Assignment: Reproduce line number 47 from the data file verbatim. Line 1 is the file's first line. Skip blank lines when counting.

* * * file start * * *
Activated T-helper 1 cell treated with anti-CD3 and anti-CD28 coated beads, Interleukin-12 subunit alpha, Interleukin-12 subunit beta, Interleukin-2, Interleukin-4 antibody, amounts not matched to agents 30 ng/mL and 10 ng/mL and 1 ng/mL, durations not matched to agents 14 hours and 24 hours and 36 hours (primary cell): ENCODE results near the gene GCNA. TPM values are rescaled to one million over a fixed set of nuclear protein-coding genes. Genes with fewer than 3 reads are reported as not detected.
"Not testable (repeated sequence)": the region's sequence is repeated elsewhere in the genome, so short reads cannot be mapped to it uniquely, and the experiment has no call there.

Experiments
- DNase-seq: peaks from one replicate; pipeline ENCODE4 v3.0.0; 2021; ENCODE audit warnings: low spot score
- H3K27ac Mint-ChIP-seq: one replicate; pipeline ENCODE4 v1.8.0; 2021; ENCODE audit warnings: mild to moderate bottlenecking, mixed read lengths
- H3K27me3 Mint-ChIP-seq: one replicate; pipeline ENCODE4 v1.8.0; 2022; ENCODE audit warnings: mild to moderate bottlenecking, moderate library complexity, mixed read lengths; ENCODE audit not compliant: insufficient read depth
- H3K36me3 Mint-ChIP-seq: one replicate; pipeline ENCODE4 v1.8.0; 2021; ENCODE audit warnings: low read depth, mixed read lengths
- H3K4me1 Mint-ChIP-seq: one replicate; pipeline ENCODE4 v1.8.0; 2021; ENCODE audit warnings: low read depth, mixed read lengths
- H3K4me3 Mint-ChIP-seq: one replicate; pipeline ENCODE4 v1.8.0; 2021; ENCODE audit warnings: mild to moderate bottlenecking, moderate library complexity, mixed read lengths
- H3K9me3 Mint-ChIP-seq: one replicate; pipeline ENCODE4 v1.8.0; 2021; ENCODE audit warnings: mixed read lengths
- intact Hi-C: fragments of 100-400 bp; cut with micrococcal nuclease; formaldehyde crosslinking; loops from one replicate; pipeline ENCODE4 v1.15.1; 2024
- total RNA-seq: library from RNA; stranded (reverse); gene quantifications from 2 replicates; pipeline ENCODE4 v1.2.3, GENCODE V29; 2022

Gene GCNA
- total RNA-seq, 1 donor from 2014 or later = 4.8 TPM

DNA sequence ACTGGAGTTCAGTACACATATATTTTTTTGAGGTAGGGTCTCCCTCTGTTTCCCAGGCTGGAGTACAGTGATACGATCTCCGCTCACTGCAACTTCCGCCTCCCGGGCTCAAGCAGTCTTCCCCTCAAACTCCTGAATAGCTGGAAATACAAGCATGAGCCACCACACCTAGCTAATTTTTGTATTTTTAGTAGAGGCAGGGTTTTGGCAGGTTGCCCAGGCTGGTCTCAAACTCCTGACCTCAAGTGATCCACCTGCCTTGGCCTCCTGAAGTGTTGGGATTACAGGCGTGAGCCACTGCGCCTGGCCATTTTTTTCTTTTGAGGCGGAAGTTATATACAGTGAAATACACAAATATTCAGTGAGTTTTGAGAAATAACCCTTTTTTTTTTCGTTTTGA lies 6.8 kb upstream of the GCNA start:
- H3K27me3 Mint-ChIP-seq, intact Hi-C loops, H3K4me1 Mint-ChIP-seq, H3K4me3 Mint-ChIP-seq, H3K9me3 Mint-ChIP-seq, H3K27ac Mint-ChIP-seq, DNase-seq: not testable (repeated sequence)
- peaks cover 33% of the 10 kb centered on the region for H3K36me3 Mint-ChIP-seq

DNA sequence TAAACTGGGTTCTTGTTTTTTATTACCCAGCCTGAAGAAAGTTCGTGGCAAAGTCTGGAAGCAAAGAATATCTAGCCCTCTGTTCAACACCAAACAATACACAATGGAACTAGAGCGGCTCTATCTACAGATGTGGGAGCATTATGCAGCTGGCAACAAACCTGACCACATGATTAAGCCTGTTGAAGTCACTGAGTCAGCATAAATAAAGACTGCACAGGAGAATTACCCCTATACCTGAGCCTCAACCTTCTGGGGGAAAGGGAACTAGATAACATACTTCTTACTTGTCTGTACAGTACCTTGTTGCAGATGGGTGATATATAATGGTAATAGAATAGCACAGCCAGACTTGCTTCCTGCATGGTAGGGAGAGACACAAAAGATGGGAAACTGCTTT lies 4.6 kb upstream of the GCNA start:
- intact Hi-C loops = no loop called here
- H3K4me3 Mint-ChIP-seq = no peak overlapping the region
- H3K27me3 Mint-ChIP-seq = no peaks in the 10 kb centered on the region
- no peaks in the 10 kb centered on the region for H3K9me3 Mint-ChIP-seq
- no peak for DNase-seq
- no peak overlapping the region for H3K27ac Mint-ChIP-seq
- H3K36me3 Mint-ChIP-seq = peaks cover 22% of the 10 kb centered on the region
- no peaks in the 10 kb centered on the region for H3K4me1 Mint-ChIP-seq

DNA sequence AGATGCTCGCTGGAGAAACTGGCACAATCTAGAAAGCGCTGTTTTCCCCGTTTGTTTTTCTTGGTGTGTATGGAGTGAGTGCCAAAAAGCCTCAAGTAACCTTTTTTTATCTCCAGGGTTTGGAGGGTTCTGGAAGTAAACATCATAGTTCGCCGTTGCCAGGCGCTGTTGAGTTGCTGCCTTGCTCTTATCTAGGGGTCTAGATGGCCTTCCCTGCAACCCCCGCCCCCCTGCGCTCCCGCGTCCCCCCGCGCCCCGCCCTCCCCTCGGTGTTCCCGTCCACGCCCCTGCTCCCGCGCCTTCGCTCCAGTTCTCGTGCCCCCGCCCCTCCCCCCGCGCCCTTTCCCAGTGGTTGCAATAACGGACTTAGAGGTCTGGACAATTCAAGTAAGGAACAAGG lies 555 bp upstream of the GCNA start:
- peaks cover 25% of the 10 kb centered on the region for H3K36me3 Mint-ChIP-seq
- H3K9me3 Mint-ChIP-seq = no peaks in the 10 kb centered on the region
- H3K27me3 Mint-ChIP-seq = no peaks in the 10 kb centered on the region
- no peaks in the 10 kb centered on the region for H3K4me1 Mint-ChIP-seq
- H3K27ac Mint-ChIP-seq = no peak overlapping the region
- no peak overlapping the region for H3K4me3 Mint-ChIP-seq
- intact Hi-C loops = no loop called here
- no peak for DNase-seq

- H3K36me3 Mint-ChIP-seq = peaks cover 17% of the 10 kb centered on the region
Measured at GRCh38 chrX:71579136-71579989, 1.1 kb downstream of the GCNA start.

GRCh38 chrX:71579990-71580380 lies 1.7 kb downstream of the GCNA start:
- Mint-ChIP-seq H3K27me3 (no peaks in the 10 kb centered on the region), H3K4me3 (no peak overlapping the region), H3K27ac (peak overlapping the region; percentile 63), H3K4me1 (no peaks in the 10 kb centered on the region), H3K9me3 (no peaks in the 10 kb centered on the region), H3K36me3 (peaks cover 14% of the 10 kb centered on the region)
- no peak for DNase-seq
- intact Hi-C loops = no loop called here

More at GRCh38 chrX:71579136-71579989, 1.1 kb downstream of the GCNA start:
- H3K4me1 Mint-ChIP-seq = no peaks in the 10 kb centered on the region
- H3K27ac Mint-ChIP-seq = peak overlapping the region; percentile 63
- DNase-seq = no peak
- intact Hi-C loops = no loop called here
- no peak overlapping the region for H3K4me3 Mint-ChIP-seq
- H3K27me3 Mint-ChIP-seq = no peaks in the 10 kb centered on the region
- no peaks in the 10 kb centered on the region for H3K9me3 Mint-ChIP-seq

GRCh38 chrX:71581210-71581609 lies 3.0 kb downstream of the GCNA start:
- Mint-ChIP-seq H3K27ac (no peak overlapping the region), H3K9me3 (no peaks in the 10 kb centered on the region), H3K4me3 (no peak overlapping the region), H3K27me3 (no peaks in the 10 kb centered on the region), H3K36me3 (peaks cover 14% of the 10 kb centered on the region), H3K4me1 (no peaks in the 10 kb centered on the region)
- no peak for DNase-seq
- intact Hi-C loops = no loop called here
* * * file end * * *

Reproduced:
- no peak overlapping the region for H3K4me3 Mint-ChIP-seq